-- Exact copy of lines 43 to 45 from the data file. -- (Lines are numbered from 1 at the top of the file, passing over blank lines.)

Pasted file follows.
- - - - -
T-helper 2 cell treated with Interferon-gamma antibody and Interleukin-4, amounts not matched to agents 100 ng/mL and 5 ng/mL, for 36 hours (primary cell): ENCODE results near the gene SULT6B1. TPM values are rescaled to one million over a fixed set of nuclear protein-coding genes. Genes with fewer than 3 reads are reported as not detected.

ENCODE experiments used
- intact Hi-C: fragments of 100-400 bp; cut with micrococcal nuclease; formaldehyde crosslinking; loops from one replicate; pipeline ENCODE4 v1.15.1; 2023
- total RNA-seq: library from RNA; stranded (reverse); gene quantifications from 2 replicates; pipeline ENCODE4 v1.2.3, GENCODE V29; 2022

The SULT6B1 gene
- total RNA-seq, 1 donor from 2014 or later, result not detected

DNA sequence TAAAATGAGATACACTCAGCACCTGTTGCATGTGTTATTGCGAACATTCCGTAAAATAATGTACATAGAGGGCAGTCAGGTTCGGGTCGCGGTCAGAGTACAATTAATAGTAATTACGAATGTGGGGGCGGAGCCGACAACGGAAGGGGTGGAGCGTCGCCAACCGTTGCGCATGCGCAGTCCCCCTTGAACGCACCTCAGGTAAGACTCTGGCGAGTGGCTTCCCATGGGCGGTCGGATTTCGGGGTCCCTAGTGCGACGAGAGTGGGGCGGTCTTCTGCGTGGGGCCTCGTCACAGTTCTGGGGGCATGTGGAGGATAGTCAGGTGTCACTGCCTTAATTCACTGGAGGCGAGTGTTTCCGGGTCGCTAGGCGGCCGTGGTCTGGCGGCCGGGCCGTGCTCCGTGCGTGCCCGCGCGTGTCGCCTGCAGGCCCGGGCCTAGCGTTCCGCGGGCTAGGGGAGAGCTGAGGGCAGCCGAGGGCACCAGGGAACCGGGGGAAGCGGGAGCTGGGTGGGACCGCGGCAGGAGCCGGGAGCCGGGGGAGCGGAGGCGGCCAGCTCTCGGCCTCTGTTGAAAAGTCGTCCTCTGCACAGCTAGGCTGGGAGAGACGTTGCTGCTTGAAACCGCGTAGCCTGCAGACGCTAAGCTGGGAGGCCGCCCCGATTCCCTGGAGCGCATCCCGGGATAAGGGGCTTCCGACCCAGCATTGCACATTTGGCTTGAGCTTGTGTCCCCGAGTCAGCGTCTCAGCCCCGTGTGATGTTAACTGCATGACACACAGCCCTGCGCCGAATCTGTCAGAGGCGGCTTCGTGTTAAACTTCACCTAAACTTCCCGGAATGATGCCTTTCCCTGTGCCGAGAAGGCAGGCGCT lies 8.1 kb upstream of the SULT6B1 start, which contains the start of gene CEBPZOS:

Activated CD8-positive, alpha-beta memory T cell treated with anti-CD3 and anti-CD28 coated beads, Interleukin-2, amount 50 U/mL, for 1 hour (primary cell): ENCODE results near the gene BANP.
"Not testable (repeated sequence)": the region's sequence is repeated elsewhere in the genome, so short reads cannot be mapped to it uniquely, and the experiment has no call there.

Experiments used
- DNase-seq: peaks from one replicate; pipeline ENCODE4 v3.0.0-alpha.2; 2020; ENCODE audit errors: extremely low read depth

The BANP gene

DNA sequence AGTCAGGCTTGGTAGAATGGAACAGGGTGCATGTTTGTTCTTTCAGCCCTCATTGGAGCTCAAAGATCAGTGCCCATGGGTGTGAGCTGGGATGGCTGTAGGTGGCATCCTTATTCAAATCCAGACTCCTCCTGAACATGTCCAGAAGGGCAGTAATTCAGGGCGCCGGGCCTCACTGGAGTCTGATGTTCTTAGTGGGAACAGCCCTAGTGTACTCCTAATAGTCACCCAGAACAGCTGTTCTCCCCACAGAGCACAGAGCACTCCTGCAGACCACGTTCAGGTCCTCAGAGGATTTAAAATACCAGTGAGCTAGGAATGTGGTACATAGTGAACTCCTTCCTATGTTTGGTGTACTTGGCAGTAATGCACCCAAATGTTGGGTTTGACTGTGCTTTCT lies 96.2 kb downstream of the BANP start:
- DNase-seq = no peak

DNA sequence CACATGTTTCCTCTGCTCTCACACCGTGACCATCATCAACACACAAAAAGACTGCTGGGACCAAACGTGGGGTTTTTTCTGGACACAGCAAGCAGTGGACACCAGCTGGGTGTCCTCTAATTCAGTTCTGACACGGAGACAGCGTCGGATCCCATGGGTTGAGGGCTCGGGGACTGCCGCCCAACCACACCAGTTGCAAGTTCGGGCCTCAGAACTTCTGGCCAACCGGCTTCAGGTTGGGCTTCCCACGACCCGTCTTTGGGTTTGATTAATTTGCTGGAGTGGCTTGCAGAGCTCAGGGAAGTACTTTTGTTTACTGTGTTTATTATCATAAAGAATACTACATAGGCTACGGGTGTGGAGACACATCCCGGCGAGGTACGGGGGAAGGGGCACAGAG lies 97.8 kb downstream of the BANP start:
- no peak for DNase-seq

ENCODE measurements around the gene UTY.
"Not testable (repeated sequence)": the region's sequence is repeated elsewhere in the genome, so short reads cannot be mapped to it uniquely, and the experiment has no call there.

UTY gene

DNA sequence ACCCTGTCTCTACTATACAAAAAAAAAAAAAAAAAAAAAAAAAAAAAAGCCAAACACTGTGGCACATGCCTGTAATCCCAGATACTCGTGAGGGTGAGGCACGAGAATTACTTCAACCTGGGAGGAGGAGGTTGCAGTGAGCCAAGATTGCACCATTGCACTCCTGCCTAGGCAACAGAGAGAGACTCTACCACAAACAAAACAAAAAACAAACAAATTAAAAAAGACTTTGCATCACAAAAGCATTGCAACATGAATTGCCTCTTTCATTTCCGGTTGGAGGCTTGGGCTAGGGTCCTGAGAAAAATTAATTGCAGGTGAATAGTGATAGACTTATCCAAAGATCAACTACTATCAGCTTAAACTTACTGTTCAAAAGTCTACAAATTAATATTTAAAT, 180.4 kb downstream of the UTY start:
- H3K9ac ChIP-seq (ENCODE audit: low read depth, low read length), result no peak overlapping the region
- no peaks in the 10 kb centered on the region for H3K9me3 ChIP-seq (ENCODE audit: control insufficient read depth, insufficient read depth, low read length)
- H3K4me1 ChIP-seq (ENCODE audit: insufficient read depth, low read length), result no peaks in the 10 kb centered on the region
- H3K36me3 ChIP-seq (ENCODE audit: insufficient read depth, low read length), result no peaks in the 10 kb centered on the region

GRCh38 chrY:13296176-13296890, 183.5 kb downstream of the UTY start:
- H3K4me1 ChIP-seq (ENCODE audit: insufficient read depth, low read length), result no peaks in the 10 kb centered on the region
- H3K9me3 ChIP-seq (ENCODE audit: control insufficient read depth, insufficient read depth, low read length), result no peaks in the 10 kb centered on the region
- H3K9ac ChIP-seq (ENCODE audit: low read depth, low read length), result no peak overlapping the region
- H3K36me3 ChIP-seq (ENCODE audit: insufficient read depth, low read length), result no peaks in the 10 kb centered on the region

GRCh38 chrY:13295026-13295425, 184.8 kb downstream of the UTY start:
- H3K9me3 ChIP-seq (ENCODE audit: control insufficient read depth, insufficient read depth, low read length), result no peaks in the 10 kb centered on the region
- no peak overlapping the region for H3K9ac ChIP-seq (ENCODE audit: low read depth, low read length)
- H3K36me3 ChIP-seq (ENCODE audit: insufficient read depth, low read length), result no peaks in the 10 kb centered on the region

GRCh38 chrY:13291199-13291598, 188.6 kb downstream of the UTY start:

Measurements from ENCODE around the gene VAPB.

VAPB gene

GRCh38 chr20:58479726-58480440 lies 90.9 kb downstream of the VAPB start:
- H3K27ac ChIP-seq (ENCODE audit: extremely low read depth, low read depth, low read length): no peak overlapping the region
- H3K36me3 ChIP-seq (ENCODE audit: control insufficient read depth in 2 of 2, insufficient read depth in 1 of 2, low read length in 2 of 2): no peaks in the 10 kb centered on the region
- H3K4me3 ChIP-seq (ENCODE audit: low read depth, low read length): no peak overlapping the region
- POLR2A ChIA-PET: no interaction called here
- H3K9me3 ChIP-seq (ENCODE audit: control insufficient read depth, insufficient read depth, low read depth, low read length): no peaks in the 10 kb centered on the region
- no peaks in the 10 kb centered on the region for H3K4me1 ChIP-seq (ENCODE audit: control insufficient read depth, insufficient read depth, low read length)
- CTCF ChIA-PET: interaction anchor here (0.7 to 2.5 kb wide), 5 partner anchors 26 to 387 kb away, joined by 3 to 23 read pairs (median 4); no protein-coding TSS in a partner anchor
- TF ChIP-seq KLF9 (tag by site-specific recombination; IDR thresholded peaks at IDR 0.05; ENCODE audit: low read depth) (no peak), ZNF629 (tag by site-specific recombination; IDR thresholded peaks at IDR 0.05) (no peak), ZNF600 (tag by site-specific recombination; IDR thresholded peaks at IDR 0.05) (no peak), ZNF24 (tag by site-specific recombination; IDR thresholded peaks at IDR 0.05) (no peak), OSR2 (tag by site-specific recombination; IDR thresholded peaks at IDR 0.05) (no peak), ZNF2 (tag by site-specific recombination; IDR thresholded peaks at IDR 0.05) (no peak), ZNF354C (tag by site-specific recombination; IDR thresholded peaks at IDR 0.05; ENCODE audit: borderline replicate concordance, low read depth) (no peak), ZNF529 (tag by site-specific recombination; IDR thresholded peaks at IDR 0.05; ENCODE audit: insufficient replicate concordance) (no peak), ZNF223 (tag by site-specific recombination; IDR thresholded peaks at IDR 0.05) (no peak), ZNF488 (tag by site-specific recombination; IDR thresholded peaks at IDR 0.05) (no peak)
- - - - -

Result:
- no peaks in the 10 kb centered on the region for H3K4me1 ChIP-seq (ENCODE audit: control insufficient read depth, insufficient read depth, low read length)
- CTCF ChIA-PET: interaction anchor here (0.7 to 2.5 kb wide), 5 partner anchors 26 to 387 kb away, joined by 3 to 23 read pairs (median 4); no protein-coding TSS in a partner anchor
- TF ChIP-seq KLF9 (tag by site-specific recombination; IDR thresholded peaks at IDR 0.05; ENCODE audit: low read depth) (no peak), ZNF629 (tag by site-specific recombination; IDR thresholded peaks at IDR 0.05) (no peak), ZNF600 (tag by site-specific recombination; IDR thresholded peaks at IDR 0.05) (no peak), ZNF24 (tag by site-specific recombination; IDR thresholded peaks at IDR 0.05) (no peak), OSR2 (tag by site-specific recombination; IDR thresholded peaks at IDR 0.05) (no peak), ZNF2 (tag by site-specific recombination; IDR thresholded peaks at IDR 0.05) (no peak), ZNF354C (tag by site-specific recombination; IDR thresholded peaks at IDR 0.05; ENCODE audit: borderline replicate concordance, low read depth) (no peak), ZNF529 (tag by site-specific recombination; IDR thresholded peaks at IDR 0.05; ENCODE audit: insufficient replicate concordance) (no peak), ZNF223 (tag by site-specific recombination; IDR thresholded peaks at IDR 0.05) (no peak), ZNF488 (tag by site-specific recombination; IDR thresholded peaks at IDR 0.05) (no peak)